The many facets of shame in intimate partner sexual violence
- Intimate partner sexual violence in Australia
- Intimate partner sexual violence and shame
- Victim silence and intimate partner sexual violence
- Shame in the trauma context
- Social constructs of shame and cultural norms
- Shame as a tool used by perpetrators
- Implications of victim shame for health professionals
Shame as a tool used by perpetrators
The literature paints a picture of shame being sufficiently overwhelming to render a person powerless and diminish their sense of self and status (Wilson et al., 2006). This makes shame an effective tool for perpetrators to exploit the vulnerability of their victim and enhance their own power in the relationship dynamic. Logan, Cole, and Shannon (2007) studied the used of sexual degradation of women in violent relationships and interpreted this dimension of sexual abuse as closely resembling psychological abuse. The women in this study often perceived the humiliation and degradation they experienced as being designed for that purpose by the perpetrators. Forcing the victim to submit to particular sexual acts that degrade and humiliate them is an example of the use of shame as a tool. Forced anal sex for example has been noted to have such a use (Easteal & McOrmond-Plummer, 2006; Stark, 2007; Weiss, 2010). This method of shaming can have the double-barrelled effect of ensuring the victim doesn't report or talk about the assault to others as well as eroding their self-esteem and sense of worth, which ensure the perpetrator's position of power is enhanced.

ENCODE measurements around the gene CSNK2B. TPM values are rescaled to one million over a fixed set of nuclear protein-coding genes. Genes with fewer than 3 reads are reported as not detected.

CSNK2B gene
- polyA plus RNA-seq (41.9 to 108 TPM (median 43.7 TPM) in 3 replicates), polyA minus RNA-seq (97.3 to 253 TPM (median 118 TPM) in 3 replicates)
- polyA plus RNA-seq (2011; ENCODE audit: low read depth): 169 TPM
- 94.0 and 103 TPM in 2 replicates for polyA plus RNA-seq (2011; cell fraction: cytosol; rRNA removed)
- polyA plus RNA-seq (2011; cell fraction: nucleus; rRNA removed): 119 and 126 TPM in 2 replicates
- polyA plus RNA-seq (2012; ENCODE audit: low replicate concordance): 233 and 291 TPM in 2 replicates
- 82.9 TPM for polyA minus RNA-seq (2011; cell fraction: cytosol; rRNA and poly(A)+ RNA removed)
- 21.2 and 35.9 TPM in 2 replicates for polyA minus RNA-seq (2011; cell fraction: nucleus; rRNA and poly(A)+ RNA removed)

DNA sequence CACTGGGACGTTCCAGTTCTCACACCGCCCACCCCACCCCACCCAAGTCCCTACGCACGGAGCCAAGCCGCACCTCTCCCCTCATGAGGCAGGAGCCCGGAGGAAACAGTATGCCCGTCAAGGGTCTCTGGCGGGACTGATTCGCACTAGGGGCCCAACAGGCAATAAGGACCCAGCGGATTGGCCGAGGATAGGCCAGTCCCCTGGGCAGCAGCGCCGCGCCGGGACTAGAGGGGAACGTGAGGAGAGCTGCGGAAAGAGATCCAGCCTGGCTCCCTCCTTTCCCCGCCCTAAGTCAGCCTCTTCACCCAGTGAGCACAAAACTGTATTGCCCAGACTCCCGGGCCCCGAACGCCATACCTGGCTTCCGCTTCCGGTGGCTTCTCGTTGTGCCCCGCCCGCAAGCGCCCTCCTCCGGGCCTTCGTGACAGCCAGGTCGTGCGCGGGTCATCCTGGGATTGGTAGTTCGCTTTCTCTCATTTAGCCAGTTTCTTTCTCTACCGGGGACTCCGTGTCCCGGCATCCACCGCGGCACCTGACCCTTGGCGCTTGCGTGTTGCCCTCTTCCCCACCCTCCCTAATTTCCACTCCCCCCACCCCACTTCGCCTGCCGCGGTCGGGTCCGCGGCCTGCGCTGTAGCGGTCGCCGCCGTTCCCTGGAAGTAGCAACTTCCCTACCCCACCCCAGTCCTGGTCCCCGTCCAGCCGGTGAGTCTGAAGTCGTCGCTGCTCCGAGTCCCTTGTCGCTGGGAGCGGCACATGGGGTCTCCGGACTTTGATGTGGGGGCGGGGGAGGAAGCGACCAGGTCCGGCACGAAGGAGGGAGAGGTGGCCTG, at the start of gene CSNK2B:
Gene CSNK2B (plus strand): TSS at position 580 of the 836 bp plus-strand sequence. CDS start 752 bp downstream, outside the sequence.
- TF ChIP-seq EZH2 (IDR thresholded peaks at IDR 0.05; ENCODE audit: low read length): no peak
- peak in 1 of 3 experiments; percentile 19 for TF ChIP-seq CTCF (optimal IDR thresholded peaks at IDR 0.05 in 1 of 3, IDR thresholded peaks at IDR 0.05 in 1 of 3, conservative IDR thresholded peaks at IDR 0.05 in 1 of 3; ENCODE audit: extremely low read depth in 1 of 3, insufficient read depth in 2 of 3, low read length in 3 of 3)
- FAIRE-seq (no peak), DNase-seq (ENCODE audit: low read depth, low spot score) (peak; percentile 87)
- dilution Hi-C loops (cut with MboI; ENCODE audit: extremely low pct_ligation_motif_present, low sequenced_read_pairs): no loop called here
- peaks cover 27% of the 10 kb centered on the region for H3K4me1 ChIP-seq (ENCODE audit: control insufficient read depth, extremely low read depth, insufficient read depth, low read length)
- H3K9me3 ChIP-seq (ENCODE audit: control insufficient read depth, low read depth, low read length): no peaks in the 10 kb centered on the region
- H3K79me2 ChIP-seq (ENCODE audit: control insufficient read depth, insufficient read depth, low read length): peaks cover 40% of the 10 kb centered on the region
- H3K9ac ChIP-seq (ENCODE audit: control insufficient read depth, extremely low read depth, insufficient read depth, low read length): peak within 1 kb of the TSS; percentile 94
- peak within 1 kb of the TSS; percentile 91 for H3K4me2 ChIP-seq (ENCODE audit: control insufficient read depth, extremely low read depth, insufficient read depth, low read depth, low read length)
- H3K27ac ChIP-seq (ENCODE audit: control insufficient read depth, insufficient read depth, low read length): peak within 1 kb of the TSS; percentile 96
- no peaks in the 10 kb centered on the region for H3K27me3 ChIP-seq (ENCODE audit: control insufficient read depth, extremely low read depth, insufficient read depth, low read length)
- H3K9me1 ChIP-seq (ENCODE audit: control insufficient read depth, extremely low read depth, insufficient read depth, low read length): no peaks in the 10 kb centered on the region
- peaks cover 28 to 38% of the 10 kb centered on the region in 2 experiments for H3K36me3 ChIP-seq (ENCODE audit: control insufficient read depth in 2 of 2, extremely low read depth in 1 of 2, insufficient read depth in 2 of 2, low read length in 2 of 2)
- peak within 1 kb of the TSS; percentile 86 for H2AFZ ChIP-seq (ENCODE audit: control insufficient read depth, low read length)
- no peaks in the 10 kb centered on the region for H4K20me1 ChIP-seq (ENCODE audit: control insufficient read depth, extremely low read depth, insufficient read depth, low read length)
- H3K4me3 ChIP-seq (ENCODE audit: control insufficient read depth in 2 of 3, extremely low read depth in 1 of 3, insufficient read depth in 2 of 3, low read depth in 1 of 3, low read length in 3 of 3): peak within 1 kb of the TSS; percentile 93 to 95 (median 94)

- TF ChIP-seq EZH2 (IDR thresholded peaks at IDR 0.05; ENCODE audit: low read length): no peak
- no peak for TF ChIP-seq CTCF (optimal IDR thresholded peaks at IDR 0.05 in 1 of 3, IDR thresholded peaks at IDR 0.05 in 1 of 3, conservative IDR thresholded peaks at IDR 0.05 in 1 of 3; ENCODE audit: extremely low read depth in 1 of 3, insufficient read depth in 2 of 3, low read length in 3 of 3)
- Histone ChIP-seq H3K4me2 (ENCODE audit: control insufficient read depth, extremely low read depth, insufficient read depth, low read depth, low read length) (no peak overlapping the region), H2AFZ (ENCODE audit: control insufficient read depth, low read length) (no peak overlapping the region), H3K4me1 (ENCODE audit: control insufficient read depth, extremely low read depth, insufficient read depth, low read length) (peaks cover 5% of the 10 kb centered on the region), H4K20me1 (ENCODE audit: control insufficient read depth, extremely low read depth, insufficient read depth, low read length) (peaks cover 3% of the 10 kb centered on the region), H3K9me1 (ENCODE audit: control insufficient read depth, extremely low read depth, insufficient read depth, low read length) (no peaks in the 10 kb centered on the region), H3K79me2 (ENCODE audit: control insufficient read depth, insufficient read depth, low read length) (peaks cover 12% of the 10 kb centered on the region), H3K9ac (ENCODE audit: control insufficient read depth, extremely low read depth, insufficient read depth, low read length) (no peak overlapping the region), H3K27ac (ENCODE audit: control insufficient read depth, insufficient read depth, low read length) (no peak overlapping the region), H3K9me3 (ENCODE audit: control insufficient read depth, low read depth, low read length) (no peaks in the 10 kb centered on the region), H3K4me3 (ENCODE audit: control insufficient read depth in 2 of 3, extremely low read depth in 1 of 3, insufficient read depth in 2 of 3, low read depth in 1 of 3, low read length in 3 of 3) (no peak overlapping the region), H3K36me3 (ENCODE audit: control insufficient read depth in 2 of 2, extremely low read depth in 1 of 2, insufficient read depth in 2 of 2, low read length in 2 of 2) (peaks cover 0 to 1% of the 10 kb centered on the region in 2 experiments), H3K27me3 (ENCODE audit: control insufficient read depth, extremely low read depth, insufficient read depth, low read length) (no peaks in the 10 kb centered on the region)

The way he treated me was so shameful and humiliating, it made it less and less likely that I would speak. I'm sure he was very conscious of that. He did such horrendous things. If he just punched me it would have been so much easier … (Amanda - victim/survivor; quoted in Clark & Quadara, 2010, p.35)
Logan et al. (2007) examined the relationship between the physical and psychological aspects of sexual abuse, finding that degradation tactics included psychological coercion and control as well as physical force. Women in the study who did not identify themselves as being forced into sex, had in fact experienced psychological coercion to have sex with their partner. Because physical force wasn't used, however, they didn't identify the experience as forced sex. This points to the need for health professionals to consider a wide range of sexual behaviours when inquiring about partner sexual abuse, as the victims may not identify the abuse as such when physical force is not used.
When women live with the intimate partner perpetrator, there is a constant reminder of the assault/s and the shameful feelings involved in having been part of a degrading sexual experience and not being able to prevent it (Howard, Riger, Campbell, & Wasco, 2003).